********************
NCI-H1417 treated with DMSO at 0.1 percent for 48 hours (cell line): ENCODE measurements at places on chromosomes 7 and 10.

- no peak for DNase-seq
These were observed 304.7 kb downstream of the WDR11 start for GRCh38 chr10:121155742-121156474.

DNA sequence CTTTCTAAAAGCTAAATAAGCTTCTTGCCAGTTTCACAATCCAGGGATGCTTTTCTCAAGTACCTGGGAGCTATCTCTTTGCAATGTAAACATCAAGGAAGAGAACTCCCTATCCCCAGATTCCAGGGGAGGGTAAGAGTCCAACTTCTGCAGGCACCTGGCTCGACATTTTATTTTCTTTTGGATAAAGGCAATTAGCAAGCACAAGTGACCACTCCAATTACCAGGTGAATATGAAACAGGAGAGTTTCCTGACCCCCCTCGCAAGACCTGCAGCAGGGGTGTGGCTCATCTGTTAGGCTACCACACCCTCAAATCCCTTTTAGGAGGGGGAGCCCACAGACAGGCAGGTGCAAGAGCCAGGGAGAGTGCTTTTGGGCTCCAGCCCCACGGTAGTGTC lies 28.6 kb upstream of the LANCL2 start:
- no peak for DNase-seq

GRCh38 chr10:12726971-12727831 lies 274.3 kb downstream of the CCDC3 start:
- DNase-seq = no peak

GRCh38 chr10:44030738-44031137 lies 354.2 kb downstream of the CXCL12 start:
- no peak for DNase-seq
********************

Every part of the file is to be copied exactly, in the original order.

NCI-H1417 treated with DMSO at 0.1 percent for 48 hours (cell line): ENCODE measurements at places on chromosomes 7 and 10.

- no peak for DNase-seq
These were observed 304.7 kb downstream of the WDR11 start for GRCh38 chr10:121155742-121156474.

DNA sequence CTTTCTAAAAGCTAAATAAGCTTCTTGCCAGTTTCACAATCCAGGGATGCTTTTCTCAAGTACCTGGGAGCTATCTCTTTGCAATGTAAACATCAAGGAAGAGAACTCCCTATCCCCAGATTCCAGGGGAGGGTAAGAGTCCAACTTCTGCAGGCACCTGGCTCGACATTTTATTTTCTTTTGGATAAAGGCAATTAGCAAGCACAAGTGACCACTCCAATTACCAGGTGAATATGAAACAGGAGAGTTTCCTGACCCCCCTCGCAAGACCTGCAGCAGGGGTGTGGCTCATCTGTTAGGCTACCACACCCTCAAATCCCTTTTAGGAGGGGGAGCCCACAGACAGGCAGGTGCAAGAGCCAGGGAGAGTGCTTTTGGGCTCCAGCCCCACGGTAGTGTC lies 28.6 kb upstream of the LANCL2 start:
- no peak for DNase-seq

GRCh38 chr10:12726971-12727831 lies 274.3 kb downstream of the CCDC3 start:
- DNase-seq = no peak

GRCh38 chr10:44030738-44031137 lies 354.2 kb downstream of the CXCL12 start:
- no peak for DNase-seq